Although I missed them in Denver last year, I’ve been chronicling the ASA’s attempts to provide unisex restrooms since 2010 when I noticed the
women’s unisex restrooms in Atlanta. With two conference hotels this year, the ASA saw two implementations of unisex restrooms.
At the Hilton, the unisex restrooms were similar to those at Caesars Palace in Las Vegas, with a unisex sign in front of men’s and women’s restrooms that were right next to each other. While better than nothing, this implementation makes me wonder whether conference attendees actually treat the restrooms as unisex, stick to the gendered bathroom that they would usually use, or avoid them altogether.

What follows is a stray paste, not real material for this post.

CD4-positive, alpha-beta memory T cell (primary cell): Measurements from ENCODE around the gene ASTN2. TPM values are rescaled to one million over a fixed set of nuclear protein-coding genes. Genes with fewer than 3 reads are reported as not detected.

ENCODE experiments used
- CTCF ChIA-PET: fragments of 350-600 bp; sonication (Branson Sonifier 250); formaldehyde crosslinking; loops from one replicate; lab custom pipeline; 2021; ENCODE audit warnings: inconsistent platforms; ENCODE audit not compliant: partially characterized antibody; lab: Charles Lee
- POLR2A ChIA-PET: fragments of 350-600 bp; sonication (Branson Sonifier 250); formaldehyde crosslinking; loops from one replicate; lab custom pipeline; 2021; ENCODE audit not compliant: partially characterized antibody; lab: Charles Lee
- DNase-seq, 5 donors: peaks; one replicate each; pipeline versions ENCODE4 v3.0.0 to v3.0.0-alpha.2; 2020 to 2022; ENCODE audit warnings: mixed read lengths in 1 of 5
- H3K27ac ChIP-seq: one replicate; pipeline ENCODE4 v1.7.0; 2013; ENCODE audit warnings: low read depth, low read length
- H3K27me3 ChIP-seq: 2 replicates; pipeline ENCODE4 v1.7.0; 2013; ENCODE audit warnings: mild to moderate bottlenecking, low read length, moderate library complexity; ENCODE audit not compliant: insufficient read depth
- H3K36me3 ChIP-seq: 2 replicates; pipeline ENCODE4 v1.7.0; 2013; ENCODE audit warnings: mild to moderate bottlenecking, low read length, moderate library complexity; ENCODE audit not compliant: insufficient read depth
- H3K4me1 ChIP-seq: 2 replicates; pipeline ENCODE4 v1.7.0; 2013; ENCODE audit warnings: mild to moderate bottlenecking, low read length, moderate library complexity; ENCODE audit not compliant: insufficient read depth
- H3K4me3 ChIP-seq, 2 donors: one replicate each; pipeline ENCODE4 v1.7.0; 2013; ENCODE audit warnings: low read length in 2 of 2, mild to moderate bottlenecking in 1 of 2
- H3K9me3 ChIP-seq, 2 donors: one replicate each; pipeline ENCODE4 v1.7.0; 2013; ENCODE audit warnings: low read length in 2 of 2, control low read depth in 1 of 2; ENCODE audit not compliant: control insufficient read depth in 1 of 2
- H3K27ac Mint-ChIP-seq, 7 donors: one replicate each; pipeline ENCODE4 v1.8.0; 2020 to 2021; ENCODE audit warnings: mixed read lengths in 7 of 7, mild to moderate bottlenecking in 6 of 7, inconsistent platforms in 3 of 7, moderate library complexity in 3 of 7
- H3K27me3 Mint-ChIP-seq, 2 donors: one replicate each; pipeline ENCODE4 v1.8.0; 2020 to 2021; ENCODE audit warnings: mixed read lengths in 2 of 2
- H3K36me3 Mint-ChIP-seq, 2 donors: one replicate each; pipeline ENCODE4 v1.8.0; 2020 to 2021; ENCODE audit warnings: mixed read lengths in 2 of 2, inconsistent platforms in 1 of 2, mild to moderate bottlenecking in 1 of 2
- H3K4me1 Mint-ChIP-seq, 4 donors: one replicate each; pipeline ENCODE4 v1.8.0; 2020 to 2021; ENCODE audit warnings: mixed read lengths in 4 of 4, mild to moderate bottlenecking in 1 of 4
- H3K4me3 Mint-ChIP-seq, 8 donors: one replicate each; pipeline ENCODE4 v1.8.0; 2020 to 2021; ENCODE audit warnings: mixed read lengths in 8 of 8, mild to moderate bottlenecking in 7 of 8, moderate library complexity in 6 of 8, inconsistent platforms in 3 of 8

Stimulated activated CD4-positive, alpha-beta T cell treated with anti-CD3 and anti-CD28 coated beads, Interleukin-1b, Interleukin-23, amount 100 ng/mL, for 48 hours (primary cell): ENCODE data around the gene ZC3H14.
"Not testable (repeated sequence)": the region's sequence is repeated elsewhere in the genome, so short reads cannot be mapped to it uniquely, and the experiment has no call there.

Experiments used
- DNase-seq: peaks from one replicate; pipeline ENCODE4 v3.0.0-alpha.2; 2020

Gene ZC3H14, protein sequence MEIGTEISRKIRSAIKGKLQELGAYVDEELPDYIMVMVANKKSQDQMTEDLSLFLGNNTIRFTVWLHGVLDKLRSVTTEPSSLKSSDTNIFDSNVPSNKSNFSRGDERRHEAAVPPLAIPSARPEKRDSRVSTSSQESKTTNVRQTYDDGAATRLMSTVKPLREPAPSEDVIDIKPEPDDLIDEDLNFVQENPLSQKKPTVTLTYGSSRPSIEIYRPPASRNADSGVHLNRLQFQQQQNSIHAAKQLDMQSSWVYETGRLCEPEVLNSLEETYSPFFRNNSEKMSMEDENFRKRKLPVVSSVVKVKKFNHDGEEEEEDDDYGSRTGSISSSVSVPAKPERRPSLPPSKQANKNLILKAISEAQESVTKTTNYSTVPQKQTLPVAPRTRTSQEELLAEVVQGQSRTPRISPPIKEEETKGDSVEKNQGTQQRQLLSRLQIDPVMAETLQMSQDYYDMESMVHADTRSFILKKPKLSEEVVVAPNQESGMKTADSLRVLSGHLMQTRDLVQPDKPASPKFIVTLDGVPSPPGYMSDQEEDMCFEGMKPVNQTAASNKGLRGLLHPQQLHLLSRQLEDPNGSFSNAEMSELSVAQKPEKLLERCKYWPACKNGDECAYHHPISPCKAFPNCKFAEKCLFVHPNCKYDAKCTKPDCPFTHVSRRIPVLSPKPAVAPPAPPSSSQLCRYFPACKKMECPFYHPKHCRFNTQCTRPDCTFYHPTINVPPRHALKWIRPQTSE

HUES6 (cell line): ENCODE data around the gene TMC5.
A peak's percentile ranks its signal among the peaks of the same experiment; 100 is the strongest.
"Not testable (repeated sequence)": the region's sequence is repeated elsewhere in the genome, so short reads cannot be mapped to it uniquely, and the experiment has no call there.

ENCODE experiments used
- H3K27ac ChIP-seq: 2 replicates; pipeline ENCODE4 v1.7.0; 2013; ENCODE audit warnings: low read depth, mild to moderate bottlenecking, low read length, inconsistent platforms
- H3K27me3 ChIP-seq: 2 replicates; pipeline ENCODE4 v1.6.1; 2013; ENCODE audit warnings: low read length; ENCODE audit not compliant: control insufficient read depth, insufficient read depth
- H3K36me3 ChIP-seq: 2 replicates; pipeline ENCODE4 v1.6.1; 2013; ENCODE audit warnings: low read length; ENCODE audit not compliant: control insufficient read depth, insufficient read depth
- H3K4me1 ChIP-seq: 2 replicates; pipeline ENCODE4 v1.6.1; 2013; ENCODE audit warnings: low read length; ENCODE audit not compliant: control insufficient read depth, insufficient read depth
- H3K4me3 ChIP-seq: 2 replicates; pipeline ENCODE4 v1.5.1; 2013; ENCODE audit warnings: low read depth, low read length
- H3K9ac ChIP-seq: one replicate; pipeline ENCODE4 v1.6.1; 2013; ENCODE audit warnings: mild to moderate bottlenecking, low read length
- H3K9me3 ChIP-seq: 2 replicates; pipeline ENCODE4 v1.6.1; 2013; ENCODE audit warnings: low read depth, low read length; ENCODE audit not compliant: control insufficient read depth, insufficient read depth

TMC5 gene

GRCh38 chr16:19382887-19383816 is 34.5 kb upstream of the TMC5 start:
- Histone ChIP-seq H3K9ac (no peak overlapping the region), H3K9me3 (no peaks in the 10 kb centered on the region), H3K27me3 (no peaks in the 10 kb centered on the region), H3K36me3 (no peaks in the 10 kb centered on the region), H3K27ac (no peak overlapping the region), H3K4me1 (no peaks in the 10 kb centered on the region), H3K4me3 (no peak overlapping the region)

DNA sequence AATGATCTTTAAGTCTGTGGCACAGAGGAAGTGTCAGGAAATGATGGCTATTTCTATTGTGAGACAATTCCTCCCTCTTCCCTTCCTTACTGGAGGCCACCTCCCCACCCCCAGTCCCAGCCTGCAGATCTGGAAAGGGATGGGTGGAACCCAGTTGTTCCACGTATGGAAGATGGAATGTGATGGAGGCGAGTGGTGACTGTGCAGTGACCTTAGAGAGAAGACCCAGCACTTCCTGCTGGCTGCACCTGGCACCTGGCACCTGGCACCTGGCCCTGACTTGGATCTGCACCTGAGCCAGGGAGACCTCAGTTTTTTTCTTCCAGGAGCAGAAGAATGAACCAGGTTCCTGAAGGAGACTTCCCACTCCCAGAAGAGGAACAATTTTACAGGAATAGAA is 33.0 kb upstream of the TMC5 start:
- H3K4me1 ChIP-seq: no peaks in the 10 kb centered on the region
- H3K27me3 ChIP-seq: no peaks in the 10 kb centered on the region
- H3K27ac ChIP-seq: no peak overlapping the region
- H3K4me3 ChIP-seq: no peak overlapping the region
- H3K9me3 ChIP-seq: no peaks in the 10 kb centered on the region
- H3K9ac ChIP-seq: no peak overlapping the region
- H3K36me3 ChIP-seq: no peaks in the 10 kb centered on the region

Over at the Sheraton, the situation was different. In addition to men’s and women’s restrooms, the Sheraton also had restrooms that were designated as unisex and restrooms that were designated as accessible/family. These rooms were part of the hotel design and not an attempt by the ASA to impose its progressive attitudes toward gender on a gender-binary space.
If I were rating them, as I did for this year’s scavenger hunt, I would give the Hilton a 3 out of 10 and the Sheraton a 7 out of 10. While the Sheraton gains points for having preexisting unisex restrooms, these restrooms were designed for a single person (or a family). This is certainly better than providing no space for a person who does not feel comfortable in a gender-binary restroom but seems less progressive than offering a multiple-person restroom that can be used by everybody.
It turns out that I am not the only person interested in restrooms, since Bill O’Reilly is very concerned about a law in California that allows transgender teens to use the restrooms for the gender they identify with. If all restrooms were unisex, neither Bill nor I would have anything to complain about!